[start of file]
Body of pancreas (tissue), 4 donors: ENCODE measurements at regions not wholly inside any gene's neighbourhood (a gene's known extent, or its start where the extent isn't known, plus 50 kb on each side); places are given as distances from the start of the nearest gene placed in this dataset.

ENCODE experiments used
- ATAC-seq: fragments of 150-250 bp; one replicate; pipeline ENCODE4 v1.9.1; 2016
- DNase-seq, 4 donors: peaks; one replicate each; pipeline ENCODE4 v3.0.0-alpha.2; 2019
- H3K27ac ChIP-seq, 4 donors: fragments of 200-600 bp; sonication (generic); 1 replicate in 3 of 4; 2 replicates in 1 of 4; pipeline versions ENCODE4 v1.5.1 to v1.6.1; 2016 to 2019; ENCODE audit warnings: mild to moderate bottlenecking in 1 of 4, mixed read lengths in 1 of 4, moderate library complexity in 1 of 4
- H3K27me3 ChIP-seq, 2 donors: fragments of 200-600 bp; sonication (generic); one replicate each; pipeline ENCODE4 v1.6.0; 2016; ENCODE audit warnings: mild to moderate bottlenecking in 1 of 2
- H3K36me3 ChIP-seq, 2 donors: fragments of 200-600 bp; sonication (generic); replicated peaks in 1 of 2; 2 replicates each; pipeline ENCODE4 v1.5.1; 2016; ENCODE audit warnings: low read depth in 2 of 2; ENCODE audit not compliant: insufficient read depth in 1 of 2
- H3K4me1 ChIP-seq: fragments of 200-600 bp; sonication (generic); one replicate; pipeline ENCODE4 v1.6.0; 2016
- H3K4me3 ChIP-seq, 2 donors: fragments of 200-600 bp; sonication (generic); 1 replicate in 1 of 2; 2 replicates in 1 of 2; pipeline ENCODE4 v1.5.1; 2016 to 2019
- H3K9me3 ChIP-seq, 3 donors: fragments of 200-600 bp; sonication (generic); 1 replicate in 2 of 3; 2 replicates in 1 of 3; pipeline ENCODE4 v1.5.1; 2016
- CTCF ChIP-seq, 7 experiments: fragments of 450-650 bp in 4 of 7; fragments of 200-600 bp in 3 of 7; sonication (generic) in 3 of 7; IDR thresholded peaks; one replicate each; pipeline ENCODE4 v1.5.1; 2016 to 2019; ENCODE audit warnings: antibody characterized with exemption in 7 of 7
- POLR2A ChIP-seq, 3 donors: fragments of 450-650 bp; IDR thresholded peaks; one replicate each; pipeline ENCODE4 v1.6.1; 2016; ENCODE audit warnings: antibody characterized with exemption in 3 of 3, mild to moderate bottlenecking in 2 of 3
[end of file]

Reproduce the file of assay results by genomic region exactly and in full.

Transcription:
Body of pancreas (tissue), 4 donors: ENCODE measurements at regions not wholly inside any gene's neighbourhood (a gene's known extent, or its start where the extent isn't known, plus 50 kb on each side); places are given as distances from the start of the nearest gene placed in this dataset.

ENCODE experiments used
- ATAC-seq: fragments of 150-250 bp; one replicate; pipeline ENCODE4 v1.9.1; 2016
- DNase-seq, 4 donors: peaks; one replicate each; pipeline ENCODE4 v3.0.0-alpha.2; 2019
- H3K27ac ChIP-seq, 4 donors: fragments of 200-600 bp; sonication (generic); 1 replicate in 3 of 4; 2 replicates in 1 of 4; pipeline versions ENCODE4 v1.5.1 to v1.6.1; 2016 to 2019; ENCODE audit warnings: mild to moderate bottlenecking in 1 of 4, mixed read lengths in 1 of 4, moderate library complexity in 1 of 4
- H3K27me3 ChIP-seq, 2 donors: fragments of 200-600 bp; sonication (generic); one replicate each; pipeline ENCODE4 v1.6.0; 2016; ENCODE audit warnings: mild to moderate bottlenecking in 1 of 2
- H3K36me3 ChIP-seq, 2 donors: fragments of 200-600 bp; sonication (generic); replicated peaks in 1 of 2; 2 replicates each; pipeline ENCODE4 v1.5.1; 2016; ENCODE audit warnings: low read depth in 2 of 2; ENCODE audit not compliant: insufficient read depth in 1 of 2
- H3K4me1 ChIP-seq: fragments of 200-600 bp; sonication (generic); one replicate; pipeline ENCODE4 v1.6.0; 2016
- H3K4me3 ChIP-seq, 2 donors: fragments of 200-600 bp; sonication (generic); 1 replicate in 1 of 2; 2 replicates in 1 of 2; pipeline ENCODE4 v1.5.1; 2016 to 2019
- H3K9me3 ChIP-seq, 3 donors: fragments of 200-600 bp; sonication (generic); 1 replicate in 2 of 3; 2 replicates in 1 of 3; pipeline ENCODE4 v1.5.1; 2016
- CTCF ChIP-seq, 7 experiments: fragments of 450-650 bp in 4 of 7; fragments of 200-600 bp in 3 of 7; sonication (generic) in 3 of 7; IDR thresholded peaks; one replicate each; pipeline ENCODE4 v1.5.1; 2016 to 2019; ENCODE audit warnings: antibody characterized with exemption in 7 of 7
- POLR2A ChIP-seq, 3 donors: fragments of 450-650 bp; IDR thresholded peaks; one replicate each; pipeline ENCODE4 v1.6.1; 2016; ENCODE audit warnings: antibody characterized with exemption in 3 of 3, mild to moderate bottlenecking in 2 of 3